Monday, January 27, 2014


There is a book that I hope to acquire soon—The Empire of Necessity: Slavery, Freedom, and Deception in the New World by Greg Grandin, a professor of history at New York University. Grandin's book examines the historical event that is also the basis of Herman Melville's novel Benito Cereno, the latter of which I recently read again this summer while on vacation.

Grandin has been writing companion pieces in various newspapers and magazines, which is keeping his book on my horizon, as well as building interest for me (and hopefully others).


"Ahab is certainly one face of American power. In the course of writing a book on the history that inspired Benito Cereno, I’ve come to think of it as not the most frightening—or even the most destructive of American faces. Consider Amasa."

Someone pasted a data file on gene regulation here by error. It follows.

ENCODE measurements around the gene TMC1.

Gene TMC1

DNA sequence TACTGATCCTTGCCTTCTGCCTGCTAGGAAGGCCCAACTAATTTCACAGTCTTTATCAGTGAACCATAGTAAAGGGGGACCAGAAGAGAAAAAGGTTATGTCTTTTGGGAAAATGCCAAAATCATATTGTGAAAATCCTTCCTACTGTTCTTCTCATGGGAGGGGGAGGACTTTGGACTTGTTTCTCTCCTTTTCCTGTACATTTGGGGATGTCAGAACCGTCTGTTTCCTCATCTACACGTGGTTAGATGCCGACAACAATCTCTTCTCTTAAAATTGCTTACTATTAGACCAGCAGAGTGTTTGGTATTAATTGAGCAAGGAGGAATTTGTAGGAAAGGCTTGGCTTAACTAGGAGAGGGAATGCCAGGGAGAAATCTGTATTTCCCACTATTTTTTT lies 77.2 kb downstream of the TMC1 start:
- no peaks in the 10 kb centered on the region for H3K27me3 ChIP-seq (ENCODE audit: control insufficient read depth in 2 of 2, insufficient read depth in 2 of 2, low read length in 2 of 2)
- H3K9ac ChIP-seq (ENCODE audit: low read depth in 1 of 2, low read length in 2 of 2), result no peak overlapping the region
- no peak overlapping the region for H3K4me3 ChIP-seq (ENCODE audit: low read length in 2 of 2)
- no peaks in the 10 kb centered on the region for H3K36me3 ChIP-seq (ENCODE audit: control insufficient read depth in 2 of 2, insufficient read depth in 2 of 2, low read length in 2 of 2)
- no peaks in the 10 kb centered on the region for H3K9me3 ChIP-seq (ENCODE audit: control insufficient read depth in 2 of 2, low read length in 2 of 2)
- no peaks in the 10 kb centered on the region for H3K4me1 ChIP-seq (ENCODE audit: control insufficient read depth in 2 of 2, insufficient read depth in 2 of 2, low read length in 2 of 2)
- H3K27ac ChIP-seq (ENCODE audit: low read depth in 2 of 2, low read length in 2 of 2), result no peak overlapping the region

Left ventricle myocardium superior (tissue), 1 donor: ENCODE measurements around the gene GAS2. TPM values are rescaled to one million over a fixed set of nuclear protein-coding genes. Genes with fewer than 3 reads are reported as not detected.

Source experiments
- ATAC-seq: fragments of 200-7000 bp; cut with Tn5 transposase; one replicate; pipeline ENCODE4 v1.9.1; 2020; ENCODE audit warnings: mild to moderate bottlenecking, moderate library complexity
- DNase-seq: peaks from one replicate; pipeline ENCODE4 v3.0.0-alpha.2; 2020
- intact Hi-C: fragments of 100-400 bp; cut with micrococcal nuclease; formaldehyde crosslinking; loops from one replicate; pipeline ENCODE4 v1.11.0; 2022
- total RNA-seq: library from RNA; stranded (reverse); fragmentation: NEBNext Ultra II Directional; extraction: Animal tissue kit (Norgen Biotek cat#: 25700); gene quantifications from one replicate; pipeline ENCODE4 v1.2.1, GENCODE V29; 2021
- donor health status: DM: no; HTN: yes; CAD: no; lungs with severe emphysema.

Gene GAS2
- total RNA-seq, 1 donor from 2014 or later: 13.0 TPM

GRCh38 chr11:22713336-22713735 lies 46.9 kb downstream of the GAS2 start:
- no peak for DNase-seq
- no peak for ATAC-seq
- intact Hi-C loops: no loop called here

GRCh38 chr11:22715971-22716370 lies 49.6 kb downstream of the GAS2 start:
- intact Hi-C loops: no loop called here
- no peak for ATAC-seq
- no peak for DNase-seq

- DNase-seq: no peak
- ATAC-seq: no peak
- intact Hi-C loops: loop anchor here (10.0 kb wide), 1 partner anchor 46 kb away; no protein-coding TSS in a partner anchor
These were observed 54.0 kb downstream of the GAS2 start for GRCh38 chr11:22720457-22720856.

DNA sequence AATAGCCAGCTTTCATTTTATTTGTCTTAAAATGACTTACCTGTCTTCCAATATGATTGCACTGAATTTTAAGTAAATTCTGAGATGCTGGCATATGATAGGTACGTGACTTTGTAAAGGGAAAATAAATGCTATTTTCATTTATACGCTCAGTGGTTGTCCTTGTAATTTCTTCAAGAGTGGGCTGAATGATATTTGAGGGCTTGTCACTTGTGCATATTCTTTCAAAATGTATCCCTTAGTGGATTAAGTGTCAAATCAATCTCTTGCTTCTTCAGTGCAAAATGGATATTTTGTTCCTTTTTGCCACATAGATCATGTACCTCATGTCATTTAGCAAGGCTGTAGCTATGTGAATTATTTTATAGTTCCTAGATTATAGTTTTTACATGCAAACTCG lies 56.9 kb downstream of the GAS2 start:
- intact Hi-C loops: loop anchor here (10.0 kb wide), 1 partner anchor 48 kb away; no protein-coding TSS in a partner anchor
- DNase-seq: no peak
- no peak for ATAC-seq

—Greg Grandin

Read "The Two Faces of Empire: Melville Knew Them, We Still Live With Them" at


"Barack Obama may have avoided the fate of the protagonist of “Invisible Man,” but he hasn’t been able to escape the shadow of Babo. He is Babo, or at least he is to a significant part of the American population—including many of the white rank and file of the Republican Party and the Tea Party politicians they help elect."
—Greg Grandin

Read "Obama, Melville and the Tea Party" at


Order Grandin's book from Powell's City of Books.

1 comment:

Dave said...

Am intrigued. Benito Cereno may be my favorite of all Melville's stories because I remember reading it in a college class on American Antitranscendentalism, just after Hawthorne's "My Kinsman Major Molineaux" which also has deeply disturbing subtexts in light of American politics today. But Melville's valences in that story have always stuck with me: I can't trust anyone's perceptions, least of all mine! Can't wait to hear more!